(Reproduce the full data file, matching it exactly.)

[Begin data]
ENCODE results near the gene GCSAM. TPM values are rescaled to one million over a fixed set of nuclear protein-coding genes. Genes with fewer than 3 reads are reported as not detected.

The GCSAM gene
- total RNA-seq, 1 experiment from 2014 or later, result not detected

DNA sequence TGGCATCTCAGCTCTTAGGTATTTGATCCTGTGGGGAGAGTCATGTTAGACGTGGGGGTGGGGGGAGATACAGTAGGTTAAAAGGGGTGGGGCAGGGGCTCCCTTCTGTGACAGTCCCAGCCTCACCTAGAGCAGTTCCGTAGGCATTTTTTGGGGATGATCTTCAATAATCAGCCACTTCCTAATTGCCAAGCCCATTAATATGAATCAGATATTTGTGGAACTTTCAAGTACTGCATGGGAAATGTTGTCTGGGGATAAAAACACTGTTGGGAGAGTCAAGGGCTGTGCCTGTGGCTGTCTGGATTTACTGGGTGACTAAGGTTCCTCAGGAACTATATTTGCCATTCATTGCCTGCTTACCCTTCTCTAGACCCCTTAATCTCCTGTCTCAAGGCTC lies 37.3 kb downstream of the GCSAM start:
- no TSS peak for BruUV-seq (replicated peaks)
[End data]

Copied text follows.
ENCODE results near the gene GCSAM. TPM values are rescaled to one million over a fixed set of nuclear protein-coding genes. Genes with fewer than 3 reads are reported as not detected.

The GCSAM gene
- total RNA-seq, 1 experiment from 2014 or later, result not detected

DNA sequence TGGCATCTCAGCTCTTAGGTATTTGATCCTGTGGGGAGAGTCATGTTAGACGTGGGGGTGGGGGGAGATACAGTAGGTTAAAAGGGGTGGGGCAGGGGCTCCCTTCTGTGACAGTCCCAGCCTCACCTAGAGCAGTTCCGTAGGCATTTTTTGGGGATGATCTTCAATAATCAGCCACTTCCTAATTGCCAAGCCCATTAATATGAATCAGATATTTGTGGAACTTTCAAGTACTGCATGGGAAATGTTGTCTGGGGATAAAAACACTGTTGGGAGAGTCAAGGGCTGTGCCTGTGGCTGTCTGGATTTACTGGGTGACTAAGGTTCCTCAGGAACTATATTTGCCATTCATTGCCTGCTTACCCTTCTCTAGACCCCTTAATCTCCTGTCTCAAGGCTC lies 37.3 kb downstream of the GCSAM start:
- no TSS peak for BruUV-seq (replicated peaks)